in the department store? Mathematicians call the flat, unfolded designs
of 3dimensional shapes "nets."
What you'll need
Small cardboard boxes, aluminum cans, and cardboard tubes from toilet
paper or paper towels
What to do
 Explain to your child that when we recycle materials, we need to
flatten them. Ask him or her why (to save space). Ask your child to
imagine what shapes will be created when you flatten the boxes or cans.
Some people crush cans, which is not the same as flattening. When you
take apart a cylinder, you have two circles for the ends and the flat
cylinder makes a rectangle. Cut a cardboard tube lengthwise. What shape
do you see (a rectangle)? What will a cereal box look like if you carefully
unfold it and cut along the edges?
 Unfold a cardboard box, without showing your child the original box.
Ask your child to imagine what the original box looked like. What shape
will it be when it is put back together? How will the ends look?
 Have your child trace all the faces of a box or other 3dimensional
shapes by laying every side and top and bottom on the paper to be traced.
Ask the child the names of the drawn 2dimensional shapes.
 Have your child study a box. Then see if your child can draw a net
(the unfolded version) of the box. Unfold the box to see how closely
the drawn net corresponds to the actual net. What would the net of a
pyramid look like? What would the net of a cube look like?
Parent Pointer 

Recognizing 2dimensional shapes in 3dimensional
objects and visualizing shapes are essential skills in fields as varied
as architecture, manufacturing, medicine, and design. 
Simply Symmetrical
Grades 15
What you'll need
Paper, pencil, marker or crayon, magazine pictures, scissors, and glue
What to do
 Explore your house for symmetrical designs. See how many your child
can find. Look at wallpaper, floor tiles, pictures, bedspreads, and
appliances.
 Cut out a magazine picture that is symmetrical. Cut it along the
line of symmetry. Paste one half of the picture on the paper. Have your
child draw the missing half.
 Write your child's name in big block letters, then write your name.
Which name has more letters with lines of symmetry? How many letters
have one line of symmetry? How many of each letter have two? (a B has
one line, an H has two). Does anyone have a name with all symmetrical
letters? (BOB is one.) Can any letter be turned upside down and still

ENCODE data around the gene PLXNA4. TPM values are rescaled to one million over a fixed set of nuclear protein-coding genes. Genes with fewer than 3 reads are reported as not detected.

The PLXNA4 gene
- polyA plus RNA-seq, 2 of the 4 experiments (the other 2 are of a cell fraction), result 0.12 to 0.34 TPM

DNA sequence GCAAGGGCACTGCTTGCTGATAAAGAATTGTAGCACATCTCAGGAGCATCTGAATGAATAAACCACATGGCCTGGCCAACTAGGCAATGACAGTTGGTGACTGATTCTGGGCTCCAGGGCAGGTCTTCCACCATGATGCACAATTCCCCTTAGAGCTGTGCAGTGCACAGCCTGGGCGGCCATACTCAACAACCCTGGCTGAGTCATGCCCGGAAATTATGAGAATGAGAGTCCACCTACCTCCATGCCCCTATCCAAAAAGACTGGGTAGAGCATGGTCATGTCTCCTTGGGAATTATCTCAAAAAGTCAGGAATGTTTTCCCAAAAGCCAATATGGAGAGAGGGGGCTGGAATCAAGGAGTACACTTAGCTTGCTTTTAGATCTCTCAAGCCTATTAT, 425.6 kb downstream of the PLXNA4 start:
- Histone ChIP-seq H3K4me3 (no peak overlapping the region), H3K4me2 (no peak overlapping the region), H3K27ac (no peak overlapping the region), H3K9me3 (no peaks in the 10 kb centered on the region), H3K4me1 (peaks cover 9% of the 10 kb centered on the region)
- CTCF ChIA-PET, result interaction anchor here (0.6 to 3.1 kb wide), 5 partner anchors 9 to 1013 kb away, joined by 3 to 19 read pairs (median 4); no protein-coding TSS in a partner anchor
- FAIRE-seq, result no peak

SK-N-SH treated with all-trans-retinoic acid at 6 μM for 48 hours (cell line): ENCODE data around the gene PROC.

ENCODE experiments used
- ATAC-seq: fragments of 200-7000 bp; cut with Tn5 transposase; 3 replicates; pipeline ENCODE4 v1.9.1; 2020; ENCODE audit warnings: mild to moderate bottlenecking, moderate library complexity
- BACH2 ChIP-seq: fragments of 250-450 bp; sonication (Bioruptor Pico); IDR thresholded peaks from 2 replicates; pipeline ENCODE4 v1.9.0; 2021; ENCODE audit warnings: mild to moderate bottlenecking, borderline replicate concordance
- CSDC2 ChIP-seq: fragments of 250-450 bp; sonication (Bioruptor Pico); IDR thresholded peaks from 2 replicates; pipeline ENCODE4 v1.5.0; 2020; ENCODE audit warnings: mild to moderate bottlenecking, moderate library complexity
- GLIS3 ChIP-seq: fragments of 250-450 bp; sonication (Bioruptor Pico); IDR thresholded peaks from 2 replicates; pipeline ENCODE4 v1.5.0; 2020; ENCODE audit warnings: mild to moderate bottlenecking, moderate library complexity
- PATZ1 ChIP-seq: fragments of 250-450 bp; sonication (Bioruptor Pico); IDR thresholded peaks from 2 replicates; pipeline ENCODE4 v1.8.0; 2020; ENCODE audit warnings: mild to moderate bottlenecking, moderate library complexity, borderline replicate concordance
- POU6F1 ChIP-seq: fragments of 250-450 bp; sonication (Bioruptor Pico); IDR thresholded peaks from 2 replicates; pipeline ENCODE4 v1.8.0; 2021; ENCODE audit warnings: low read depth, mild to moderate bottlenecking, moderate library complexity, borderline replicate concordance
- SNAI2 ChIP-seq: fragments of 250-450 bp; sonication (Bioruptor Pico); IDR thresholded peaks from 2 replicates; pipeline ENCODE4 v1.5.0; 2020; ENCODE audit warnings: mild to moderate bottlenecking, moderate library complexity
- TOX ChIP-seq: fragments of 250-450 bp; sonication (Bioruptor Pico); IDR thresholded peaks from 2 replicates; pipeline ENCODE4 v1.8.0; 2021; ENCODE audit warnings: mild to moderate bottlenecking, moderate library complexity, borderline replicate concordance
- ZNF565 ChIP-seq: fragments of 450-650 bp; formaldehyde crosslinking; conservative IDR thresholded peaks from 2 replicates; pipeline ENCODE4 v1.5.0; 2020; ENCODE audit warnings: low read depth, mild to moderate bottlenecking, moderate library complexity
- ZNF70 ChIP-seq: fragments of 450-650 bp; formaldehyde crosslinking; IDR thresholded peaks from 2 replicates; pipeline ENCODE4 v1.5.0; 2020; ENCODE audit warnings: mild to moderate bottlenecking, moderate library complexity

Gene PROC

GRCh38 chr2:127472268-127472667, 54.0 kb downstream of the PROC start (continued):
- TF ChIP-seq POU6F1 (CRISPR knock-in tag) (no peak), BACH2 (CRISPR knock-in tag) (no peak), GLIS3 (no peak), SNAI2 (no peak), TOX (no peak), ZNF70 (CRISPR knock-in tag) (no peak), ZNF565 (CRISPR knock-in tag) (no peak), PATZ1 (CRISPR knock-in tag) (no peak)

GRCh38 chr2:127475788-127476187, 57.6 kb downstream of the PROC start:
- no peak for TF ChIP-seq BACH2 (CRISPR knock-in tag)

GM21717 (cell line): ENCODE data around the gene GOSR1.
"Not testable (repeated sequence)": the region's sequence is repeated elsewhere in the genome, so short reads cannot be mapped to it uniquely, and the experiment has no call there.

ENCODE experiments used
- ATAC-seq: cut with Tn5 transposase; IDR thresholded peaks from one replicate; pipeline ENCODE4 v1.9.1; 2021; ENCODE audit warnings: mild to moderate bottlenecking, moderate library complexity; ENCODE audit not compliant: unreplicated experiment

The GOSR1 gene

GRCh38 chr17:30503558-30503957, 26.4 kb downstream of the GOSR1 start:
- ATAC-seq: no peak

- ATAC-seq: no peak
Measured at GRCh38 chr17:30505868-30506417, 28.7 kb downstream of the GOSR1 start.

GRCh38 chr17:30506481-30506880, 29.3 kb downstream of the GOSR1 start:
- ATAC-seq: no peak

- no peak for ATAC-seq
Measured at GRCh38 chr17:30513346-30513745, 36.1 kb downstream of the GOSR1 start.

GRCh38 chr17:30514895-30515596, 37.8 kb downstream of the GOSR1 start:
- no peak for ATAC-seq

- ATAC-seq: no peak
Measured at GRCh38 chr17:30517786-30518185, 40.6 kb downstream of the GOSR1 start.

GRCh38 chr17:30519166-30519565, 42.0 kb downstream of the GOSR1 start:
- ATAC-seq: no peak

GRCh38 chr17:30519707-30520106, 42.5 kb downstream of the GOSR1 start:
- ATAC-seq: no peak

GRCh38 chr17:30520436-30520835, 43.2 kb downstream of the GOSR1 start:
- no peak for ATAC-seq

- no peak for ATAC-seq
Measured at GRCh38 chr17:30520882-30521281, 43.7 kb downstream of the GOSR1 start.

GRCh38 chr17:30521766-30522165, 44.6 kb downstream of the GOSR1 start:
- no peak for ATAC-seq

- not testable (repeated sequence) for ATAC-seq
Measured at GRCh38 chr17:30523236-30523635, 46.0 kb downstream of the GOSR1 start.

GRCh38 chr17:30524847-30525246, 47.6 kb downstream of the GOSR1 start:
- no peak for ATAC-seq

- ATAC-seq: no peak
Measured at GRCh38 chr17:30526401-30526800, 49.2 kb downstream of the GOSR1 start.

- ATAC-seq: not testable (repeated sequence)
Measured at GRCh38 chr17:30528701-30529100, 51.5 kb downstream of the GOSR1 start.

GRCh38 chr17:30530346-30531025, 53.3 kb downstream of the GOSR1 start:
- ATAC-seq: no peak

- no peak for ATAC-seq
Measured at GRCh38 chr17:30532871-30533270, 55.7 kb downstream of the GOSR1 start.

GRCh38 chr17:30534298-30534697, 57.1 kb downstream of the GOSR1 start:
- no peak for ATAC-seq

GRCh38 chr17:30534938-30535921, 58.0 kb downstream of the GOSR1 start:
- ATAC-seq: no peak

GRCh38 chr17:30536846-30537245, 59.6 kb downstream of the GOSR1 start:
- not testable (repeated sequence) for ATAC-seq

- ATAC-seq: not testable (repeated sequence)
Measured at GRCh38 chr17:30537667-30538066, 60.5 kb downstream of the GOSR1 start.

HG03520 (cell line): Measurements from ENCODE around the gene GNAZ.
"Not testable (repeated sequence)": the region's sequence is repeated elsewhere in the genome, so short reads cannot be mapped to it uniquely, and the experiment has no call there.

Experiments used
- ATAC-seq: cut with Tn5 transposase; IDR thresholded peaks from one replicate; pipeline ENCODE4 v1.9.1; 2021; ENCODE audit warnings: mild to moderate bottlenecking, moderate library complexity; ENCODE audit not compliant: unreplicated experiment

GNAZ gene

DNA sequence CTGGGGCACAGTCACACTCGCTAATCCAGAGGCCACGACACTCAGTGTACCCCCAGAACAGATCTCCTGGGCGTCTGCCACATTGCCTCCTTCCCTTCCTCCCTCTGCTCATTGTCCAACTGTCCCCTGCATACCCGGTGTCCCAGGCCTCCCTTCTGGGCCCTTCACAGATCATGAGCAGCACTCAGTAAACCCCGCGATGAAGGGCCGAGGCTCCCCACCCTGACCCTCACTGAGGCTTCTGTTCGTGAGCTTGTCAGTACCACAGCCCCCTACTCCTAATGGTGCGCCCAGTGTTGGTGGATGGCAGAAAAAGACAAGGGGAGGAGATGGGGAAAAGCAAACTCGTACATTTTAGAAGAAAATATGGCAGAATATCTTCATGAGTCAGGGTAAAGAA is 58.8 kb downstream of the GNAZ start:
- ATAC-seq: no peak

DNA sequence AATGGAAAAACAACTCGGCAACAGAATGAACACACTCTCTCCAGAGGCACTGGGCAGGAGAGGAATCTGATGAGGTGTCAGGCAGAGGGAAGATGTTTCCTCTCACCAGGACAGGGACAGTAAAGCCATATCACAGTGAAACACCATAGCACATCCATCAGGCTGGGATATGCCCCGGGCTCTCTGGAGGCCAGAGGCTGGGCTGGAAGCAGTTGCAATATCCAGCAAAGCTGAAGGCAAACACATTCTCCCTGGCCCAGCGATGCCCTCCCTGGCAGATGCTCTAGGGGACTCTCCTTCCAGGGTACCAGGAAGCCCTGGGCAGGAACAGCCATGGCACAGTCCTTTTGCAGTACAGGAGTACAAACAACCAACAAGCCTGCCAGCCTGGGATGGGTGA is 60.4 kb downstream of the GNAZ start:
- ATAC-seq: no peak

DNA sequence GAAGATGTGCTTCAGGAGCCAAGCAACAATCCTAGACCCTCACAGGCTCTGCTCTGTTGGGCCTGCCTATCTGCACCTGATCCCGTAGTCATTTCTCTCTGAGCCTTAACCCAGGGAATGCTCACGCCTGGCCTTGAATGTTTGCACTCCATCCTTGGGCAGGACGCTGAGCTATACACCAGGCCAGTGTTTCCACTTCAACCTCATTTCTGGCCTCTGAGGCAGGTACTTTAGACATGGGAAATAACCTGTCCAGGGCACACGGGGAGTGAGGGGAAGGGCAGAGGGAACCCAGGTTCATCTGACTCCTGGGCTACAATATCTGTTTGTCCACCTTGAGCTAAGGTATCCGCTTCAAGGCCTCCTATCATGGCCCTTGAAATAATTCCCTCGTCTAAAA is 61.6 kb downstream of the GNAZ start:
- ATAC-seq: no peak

look the same? (YesH, I, O, S, and X are symmetrical around a center
point.) Go through the alphabet, making a list of the letters that look
the same on both sides and those that look different.
 Fold a sheet of paper in half lengthwise. Have your child draw half
of a circle, heart, or butterfly from top to bottom along the fold on
each side of the paper. Help your child cut out the shapes that were
drawn. Unfold the paper to see the symmetrical figure. Have your child
color and glue the full figure on another sheet of paper to display
the design.
Parent Pointer 

A shape can be symmetrical when two parts of it are
exactly alike. This exercise helps young children develop an understanding
of symmetry and a sense of geometric patterns. 
Tracking Time
Grades 25
What you'll need
Clock or watch, newspaper, blank paper, and graph paper (can be handdrawn)
What to do
 Together with your child, keep track of the time he or she spends
watching television as well as doing homework. Make a table listing
the 7 days of 1 week. Keep two columns, one for television and one for
homework. At the end of the week, see if together you can make a graph
comparing the two different activity columns.
 While watching television, make a chart showing how much time in
every hour is used for commercials compared to how much time is used
for the actual show. Do this for every halfhour of television you watch.
Then make a bar or pie chart showing the two amounts. Time the minutes
carefully.
 Together with your child, keep track of how he or she spends time
in one 24hour period: time spent sleeping, eating, playing, reading,
and going to school. Measure a strip of paper that is 24 inches long.
Let each inch represent 1 hour. Color in the number of hours for each
activity, using a different color for each activity. When finished,
make the strip into a circle and place it on a blank piece of paper.
Trace around the circle. Then make lines from the center of the circle
to the end of each color. Your child has just made a circle (pie) chart
of how he or she spends 24 hours. Compare this with how other people
in your family spend their time.
Parent Pointer 

Statistics includes collecting information, analyzing
it, and describing or presenting the findings in an organized way.